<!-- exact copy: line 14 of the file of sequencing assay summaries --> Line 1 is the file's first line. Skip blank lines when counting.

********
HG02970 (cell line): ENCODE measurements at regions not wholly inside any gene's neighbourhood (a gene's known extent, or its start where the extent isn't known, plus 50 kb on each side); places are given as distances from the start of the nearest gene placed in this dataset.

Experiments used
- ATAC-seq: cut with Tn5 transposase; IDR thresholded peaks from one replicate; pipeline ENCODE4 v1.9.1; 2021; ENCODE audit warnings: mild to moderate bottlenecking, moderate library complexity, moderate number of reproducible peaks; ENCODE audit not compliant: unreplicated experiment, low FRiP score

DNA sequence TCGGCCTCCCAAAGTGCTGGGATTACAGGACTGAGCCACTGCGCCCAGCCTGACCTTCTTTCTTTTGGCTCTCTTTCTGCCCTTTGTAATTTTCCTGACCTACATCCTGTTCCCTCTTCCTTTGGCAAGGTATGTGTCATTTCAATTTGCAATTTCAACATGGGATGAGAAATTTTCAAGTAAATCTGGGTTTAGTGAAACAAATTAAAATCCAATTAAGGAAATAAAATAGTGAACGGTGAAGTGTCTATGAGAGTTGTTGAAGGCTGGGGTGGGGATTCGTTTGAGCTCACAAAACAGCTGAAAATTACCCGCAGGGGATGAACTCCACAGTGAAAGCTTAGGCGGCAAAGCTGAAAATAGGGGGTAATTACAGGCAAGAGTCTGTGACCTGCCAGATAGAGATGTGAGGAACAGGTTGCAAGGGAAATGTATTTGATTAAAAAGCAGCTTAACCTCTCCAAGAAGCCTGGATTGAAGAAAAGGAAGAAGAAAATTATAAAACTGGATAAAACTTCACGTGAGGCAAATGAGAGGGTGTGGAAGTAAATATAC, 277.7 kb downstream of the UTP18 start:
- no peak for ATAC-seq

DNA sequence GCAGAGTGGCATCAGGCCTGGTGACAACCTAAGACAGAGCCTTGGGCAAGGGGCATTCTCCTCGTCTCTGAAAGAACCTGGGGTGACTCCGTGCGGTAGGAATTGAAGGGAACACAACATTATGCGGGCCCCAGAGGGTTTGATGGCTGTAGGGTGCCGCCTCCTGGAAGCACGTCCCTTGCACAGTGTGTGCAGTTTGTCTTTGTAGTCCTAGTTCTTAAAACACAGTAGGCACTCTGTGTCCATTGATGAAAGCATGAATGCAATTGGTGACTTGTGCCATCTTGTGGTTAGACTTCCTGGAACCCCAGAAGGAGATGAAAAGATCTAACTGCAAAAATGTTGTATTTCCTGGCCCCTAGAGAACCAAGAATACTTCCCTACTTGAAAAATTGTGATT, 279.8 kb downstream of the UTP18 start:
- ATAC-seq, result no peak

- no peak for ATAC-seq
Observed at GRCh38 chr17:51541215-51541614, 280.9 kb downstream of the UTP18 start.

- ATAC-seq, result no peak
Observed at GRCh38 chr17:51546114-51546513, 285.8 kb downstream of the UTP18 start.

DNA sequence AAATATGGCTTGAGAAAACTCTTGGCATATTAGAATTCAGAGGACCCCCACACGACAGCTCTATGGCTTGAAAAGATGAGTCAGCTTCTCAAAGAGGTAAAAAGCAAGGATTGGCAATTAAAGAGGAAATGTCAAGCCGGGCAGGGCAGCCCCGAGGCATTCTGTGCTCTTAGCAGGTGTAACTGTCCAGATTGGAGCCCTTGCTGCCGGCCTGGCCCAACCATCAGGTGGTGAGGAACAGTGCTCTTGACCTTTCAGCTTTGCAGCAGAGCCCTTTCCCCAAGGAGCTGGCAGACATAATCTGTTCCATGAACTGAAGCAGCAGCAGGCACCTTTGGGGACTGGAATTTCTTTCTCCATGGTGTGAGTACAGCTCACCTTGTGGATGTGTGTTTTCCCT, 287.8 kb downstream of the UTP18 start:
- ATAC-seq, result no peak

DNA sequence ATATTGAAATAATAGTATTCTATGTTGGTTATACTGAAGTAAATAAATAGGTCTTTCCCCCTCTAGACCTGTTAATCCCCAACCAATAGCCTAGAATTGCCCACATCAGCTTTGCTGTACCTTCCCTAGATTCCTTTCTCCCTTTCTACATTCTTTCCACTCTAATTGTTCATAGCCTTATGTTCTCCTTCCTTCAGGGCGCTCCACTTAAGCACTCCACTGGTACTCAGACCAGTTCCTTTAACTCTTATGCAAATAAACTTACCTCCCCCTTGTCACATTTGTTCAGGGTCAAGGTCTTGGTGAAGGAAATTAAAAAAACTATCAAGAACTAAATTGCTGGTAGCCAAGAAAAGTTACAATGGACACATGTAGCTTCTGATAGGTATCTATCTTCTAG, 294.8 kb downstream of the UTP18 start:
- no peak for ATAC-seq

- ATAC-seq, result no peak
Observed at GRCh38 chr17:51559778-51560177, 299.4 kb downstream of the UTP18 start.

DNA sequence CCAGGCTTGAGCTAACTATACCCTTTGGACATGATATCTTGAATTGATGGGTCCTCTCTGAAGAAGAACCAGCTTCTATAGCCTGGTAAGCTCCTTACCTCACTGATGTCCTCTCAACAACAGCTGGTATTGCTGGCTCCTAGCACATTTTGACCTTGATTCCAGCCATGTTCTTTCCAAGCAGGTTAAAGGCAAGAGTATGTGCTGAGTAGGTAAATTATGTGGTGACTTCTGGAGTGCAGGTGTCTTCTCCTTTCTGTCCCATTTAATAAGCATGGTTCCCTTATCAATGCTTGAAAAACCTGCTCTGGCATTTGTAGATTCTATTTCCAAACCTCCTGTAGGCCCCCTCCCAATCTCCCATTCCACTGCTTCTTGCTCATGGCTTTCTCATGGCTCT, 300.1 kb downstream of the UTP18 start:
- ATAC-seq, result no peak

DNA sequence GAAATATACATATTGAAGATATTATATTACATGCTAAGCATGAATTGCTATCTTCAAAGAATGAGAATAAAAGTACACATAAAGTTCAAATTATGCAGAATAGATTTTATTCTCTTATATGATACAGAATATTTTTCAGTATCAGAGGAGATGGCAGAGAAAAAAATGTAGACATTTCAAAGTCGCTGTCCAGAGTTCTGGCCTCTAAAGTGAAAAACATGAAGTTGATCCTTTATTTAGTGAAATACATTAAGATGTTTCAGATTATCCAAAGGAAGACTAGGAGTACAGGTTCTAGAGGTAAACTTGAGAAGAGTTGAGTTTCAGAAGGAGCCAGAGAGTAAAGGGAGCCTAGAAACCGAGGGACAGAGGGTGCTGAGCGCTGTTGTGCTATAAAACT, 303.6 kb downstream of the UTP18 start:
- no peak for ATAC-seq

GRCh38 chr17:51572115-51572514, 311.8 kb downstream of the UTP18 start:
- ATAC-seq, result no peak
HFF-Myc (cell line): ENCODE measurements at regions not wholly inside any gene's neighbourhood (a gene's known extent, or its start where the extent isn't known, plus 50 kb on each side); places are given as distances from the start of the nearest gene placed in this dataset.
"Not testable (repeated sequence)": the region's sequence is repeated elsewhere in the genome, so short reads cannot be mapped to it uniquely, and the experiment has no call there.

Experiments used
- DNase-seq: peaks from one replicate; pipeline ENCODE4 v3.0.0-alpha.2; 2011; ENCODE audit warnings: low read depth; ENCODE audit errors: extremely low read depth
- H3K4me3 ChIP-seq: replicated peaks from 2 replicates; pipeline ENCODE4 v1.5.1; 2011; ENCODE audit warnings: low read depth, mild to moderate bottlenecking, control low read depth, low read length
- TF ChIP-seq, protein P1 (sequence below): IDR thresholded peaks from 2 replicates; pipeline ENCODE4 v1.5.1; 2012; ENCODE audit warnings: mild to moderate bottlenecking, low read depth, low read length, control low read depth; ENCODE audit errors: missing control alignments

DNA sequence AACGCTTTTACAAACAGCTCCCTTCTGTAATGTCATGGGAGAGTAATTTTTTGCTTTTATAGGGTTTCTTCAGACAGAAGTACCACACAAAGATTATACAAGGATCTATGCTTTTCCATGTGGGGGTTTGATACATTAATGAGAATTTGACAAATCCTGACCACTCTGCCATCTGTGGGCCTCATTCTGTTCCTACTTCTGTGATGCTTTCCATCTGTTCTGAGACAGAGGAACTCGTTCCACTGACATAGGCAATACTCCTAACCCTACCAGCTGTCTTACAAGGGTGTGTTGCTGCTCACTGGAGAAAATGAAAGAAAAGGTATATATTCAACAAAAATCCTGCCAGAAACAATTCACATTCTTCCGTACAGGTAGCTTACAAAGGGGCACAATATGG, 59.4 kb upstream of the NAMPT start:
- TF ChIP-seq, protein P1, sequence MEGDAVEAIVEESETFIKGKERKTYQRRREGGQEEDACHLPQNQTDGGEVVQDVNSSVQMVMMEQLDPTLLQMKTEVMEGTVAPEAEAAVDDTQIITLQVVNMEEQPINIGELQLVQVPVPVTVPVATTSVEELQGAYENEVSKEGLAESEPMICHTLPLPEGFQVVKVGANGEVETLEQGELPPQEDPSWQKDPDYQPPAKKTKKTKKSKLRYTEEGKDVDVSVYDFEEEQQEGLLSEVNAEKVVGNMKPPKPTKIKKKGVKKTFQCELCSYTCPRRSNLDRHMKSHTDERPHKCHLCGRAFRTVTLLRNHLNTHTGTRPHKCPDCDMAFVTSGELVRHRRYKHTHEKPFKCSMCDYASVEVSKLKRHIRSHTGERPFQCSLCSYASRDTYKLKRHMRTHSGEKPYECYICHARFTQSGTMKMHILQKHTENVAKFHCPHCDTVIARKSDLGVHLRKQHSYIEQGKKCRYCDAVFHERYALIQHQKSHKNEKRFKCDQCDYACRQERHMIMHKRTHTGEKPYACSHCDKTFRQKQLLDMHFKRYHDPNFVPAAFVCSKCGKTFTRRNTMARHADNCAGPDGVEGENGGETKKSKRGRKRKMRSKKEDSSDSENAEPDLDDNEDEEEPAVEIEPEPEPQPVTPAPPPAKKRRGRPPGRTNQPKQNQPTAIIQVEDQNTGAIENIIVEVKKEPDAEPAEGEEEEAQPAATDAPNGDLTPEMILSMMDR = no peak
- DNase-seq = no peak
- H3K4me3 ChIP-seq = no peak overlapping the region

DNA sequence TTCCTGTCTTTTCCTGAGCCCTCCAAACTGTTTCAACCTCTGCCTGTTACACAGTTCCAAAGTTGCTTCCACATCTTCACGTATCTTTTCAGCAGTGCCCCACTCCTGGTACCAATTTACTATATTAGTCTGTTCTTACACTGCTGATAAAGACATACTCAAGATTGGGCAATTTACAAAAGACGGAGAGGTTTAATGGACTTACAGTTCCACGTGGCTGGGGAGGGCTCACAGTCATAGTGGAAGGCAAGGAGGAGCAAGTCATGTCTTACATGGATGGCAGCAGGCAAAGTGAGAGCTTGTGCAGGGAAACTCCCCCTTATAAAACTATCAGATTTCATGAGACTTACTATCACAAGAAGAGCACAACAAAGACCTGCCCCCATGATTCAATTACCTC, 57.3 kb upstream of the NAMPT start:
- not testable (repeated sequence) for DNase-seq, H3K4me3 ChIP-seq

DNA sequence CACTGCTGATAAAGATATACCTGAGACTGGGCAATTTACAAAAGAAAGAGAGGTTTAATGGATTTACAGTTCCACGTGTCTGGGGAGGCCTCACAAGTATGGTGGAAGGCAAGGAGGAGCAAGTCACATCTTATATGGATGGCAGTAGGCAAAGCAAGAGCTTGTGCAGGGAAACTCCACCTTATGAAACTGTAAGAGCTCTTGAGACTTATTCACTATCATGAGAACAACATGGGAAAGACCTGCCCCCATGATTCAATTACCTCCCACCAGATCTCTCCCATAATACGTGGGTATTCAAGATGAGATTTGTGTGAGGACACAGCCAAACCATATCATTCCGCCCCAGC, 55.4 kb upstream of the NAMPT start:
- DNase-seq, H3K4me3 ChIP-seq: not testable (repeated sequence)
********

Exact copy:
DNA sequence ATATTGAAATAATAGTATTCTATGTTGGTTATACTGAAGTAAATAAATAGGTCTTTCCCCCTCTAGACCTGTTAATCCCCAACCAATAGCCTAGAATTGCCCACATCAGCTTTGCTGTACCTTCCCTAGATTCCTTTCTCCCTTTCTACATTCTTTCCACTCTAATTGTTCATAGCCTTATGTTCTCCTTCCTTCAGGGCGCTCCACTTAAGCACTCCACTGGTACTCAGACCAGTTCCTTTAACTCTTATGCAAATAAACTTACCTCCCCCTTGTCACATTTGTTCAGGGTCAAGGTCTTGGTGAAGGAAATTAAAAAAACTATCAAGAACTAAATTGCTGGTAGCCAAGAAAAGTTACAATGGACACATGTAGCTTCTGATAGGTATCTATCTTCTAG, 294.8 kb downstream of the UTP18 start: